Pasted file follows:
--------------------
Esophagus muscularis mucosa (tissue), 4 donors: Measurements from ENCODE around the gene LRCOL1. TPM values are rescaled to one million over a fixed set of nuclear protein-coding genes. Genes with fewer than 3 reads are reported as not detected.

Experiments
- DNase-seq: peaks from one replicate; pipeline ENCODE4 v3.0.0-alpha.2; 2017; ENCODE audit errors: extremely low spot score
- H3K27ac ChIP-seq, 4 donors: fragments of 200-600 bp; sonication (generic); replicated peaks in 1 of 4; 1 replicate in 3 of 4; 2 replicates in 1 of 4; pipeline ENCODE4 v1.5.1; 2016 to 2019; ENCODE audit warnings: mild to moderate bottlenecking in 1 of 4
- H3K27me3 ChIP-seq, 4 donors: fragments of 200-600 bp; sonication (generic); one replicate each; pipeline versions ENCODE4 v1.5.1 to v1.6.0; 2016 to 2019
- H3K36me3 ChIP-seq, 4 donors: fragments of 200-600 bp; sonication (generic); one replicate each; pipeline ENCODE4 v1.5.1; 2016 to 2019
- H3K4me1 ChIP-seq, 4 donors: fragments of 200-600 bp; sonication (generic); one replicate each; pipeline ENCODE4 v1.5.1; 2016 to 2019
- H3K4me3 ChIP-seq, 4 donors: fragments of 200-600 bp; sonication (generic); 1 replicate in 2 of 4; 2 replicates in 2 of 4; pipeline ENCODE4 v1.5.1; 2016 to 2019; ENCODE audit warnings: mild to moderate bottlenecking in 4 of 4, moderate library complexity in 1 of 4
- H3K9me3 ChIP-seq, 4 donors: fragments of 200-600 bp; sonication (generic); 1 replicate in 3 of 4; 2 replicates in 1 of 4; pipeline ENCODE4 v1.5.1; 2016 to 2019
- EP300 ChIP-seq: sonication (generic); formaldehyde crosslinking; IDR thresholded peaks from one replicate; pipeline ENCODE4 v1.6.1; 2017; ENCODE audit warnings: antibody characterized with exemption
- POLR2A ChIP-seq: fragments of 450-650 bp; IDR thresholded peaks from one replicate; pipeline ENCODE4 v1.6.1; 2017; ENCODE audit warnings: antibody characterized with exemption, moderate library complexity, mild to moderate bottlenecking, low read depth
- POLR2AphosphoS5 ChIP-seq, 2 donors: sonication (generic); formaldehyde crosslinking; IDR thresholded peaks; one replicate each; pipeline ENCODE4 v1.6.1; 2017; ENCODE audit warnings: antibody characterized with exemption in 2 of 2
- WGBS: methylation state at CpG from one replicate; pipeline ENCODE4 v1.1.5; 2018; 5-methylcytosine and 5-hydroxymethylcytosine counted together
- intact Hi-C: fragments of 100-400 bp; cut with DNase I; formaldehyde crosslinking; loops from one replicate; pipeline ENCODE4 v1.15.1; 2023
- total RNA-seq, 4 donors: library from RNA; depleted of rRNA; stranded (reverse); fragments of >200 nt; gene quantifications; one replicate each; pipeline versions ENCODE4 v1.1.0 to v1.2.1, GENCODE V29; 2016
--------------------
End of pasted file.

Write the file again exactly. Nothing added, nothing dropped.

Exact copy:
Esophagus muscularis mucosa (tissue), 4 donors: Measurements from ENCODE around the gene LRCOL1. TPM values are rescaled to one million over a fixed set of nuclear protein-coding genes. Genes with fewer than 3 reads are reported as not detected.

Experiments
- DNase-seq: peaks from one replicate; pipeline ENCODE4 v3.0.0-alpha.2; 2017; ENCODE audit errors: extremely low spot score
- H3K27ac ChIP-seq, 4 donors: fragments of 200-600 bp; sonication (generic); replicated peaks in 1 of 4; 1 replicate in 3 of 4; 2 replicates in 1 of 4; pipeline ENCODE4 v1.5.1; 2016 to 2019; ENCODE audit warnings: mild to moderate bottlenecking in 1 of 4
- H3K27me3 ChIP-seq, 4 donors: fragments of 200-600 bp; sonication (generic); one replicate each; pipeline versions ENCODE4 v1.5.1 to v1.6.0; 2016 to 2019
- H3K36me3 ChIP-seq, 4 donors: fragments of 200-600 bp; sonication (generic); one replicate each; pipeline ENCODE4 v1.5.1; 2016 to 2019
- H3K4me1 ChIP-seq, 4 donors: fragments of 200-600 bp; sonication (generic); one replicate each; pipeline ENCODE4 v1.5.1; 2016 to 2019
- H3K4me3 ChIP-seq, 4 donors: fragments of 200-600 bp; sonication (generic); 1 replicate in 2 of 4; 2 replicates in 2 of 4; pipeline ENCODE4 v1.5.1; 2016 to 2019; ENCODE audit warnings: mild to moderate bottlenecking in 4 of 4, moderate library complexity in 1 of 4
- H3K9me3 ChIP-seq, 4 donors: fragments of 200-600 bp; sonication (generic); 1 replicate in 3 of 4; 2 replicates in 1 of 4; pipeline ENCODE4 v1.5.1; 2016 to 2019
- EP300 ChIP-seq: sonication (generic); formaldehyde crosslinking; IDR thresholded peaks from one replicate; pipeline ENCODE4 v1.6.1; 2017; ENCODE audit warnings: antibody characterized with exemption
- POLR2A ChIP-seq: fragments of 450-650 bp; IDR thresholded peaks from one replicate; pipeline ENCODE4 v1.6.1; 2017; ENCODE audit warnings: antibody characterized with exemption, moderate library complexity, mild to moderate bottlenecking, low read depth
- POLR2AphosphoS5 ChIP-seq, 2 donors: sonication (generic); formaldehyde crosslinking; IDR thresholded peaks; one replicate each; pipeline ENCODE4 v1.6.1; 2017; ENCODE audit warnings: antibody characterized with exemption in 2 of 2
- WGBS: methylation state at CpG from one replicate; pipeline ENCODE4 v1.1.5; 2018; 5-methylcytosine and 5-hydroxymethylcytosine counted together
- intact Hi-C: fragments of 100-400 bp; cut with DNase I; formaldehyde crosslinking; loops from one replicate; pipeline ENCODE4 v1.15.1; 2023
- total RNA-seq, 4 donors: library from RNA; depleted of rRNA; stranded (reverse); fragments of >200 nt; gene quantifications; one replicate each; pipeline versions ENCODE4 v1.1.0 to v1.2.1, GENCODE V29; 2016